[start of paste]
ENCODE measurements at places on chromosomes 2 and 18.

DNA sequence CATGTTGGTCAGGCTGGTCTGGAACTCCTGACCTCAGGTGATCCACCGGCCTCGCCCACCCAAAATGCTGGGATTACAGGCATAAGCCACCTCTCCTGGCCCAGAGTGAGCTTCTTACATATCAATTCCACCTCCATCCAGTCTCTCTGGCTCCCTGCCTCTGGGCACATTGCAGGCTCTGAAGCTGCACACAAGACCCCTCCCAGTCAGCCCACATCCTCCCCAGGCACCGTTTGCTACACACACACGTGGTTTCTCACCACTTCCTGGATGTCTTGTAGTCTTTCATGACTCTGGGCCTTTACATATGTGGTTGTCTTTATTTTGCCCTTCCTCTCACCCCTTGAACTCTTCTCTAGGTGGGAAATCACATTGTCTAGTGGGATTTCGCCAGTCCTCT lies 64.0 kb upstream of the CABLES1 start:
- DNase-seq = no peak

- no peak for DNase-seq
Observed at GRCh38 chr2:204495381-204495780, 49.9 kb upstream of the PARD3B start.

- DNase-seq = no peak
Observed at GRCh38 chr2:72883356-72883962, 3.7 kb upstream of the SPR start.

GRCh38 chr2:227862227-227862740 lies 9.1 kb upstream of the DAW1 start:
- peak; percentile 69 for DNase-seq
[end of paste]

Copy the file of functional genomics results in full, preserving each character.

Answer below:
ENCODE measurements at places on chromosomes 2 and 18.

DNA sequence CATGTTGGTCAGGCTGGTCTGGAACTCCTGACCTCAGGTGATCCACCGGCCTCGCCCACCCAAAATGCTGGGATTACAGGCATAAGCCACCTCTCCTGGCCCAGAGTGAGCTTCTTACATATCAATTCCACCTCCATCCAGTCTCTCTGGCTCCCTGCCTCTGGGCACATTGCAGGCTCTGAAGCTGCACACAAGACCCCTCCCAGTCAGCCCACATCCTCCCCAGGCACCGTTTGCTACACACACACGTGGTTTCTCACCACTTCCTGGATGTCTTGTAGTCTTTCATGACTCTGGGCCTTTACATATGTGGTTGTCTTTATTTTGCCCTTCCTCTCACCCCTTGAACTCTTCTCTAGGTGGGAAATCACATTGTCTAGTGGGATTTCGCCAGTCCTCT lies 64.0 kb upstream of the CABLES1 start:
- DNase-seq = no peak

- no peak for DNase-seq
Observed at GRCh38 chr2:204495381-204495780, 49.9 kb upstream of the PARD3B start.

- DNase-seq = no peak
Observed at GRCh38 chr2:72883356-72883962, 3.7 kb upstream of the SPR start.

GRCh38 chr2:227862227-227862740 lies 9.1 kb upstream of the DAW1 start:
- peak; percentile 69 for DNase-seq